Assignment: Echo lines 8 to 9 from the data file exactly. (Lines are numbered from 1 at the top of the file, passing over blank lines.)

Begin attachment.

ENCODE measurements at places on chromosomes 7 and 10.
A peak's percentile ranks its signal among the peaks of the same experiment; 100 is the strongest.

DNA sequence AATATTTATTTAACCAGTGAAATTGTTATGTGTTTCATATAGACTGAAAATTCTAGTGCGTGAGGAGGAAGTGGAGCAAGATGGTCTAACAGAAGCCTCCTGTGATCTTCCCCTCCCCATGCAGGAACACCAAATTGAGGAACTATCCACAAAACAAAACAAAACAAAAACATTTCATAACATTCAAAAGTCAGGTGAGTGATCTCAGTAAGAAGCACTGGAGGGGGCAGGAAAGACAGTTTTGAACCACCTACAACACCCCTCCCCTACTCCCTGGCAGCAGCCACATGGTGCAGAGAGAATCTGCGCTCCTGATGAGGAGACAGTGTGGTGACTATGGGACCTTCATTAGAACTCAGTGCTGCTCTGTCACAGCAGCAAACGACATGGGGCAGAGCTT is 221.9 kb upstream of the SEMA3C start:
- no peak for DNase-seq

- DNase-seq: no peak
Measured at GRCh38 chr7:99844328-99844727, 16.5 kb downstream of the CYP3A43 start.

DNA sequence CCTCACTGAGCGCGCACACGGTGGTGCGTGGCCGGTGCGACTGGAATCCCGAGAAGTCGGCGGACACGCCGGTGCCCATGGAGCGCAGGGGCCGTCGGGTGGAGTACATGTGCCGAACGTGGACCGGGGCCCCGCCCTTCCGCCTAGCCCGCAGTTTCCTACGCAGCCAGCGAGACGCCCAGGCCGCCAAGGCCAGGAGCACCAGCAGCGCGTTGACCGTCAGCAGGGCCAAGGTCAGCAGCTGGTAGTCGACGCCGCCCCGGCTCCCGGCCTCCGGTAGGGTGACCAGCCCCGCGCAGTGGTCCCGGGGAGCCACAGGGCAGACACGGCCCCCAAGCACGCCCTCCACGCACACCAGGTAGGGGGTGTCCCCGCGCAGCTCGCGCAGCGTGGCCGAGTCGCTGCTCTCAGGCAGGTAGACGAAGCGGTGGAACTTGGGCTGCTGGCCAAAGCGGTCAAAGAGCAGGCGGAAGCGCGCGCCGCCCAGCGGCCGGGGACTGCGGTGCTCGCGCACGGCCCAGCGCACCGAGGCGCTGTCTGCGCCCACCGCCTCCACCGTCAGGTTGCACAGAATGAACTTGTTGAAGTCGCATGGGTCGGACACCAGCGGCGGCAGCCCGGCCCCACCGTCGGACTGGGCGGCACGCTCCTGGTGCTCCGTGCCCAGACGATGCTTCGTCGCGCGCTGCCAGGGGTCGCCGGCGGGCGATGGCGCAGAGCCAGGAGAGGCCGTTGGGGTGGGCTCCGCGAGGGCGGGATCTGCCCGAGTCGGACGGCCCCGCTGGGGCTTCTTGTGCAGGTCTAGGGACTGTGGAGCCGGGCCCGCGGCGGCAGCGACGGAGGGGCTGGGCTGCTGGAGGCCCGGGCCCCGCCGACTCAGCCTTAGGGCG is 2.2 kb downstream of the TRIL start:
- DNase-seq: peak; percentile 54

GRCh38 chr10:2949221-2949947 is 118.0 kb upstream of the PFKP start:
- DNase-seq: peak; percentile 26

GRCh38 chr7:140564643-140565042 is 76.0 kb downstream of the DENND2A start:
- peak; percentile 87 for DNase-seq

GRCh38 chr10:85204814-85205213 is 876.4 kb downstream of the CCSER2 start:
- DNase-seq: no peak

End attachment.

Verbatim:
- DNase-seq: peak; percentile 54

GRCh38 chr10:2949221-2949947 is 118.0 kb upstream of the PFKP start: